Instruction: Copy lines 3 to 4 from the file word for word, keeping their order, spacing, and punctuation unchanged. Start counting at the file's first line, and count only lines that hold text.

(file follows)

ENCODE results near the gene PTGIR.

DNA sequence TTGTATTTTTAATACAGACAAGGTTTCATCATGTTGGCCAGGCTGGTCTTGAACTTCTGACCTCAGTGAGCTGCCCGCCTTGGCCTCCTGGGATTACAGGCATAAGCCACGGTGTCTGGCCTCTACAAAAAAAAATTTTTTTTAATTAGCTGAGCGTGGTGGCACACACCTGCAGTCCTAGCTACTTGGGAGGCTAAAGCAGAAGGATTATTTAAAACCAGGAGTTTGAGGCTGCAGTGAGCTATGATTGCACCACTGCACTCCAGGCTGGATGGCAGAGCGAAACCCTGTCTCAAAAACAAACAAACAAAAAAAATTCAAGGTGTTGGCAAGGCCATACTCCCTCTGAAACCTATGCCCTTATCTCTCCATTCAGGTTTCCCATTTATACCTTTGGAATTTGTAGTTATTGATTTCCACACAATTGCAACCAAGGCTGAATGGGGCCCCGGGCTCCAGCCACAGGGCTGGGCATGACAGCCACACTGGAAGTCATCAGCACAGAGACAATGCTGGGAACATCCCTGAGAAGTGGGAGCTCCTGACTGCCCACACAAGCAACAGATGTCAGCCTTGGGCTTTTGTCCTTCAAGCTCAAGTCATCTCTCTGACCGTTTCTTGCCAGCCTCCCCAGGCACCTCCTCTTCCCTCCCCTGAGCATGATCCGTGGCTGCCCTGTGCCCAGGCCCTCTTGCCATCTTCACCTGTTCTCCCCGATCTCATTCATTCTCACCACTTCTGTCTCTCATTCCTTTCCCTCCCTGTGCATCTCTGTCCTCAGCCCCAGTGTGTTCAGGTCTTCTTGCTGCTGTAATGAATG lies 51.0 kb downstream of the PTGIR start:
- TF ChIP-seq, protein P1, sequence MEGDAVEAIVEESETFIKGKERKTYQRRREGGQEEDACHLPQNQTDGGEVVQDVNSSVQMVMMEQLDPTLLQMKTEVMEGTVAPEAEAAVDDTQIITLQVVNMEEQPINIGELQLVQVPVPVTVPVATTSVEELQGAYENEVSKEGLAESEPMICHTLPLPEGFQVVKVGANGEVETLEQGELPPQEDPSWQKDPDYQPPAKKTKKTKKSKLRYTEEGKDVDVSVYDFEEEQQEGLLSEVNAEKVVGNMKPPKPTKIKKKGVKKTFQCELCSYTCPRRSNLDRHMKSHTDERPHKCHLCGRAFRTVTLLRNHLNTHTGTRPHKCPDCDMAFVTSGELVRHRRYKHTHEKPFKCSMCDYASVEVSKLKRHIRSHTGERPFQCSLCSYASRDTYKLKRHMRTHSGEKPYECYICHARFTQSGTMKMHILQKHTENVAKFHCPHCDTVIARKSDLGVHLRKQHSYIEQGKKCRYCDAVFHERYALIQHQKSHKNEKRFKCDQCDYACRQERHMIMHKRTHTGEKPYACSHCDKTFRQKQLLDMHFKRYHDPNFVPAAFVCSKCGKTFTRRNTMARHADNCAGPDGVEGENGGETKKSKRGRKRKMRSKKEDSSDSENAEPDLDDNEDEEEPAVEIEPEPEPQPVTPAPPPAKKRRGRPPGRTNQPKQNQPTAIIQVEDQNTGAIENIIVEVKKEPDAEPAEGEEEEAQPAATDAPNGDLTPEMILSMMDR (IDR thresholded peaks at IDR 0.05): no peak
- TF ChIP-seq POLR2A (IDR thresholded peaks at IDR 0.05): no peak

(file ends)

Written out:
- TF ChIP-seq, protein P1, sequence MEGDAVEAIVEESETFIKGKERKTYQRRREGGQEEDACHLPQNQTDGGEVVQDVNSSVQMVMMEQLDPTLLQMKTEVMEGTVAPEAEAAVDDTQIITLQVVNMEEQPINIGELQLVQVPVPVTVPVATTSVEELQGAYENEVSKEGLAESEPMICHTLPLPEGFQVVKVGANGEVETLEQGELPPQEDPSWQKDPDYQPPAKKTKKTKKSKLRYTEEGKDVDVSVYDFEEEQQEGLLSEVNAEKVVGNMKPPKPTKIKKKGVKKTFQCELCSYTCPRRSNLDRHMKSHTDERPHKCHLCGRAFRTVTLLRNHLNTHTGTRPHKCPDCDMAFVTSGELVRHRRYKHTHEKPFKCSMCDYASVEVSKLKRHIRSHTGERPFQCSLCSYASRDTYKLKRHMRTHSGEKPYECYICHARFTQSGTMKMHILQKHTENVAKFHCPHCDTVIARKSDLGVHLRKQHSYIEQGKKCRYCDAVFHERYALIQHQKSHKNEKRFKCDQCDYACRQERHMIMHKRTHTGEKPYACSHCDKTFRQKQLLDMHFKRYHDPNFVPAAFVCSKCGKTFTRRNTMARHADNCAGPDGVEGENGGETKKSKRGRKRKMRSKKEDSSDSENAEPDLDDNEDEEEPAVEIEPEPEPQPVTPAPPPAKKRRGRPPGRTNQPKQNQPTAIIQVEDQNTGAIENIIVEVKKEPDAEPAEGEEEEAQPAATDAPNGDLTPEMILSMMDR (IDR thresholded peaks at IDR 0.05): no peak
- TF ChIP-seq POLR2A (IDR thresholded peaks at IDR 0.05): no peak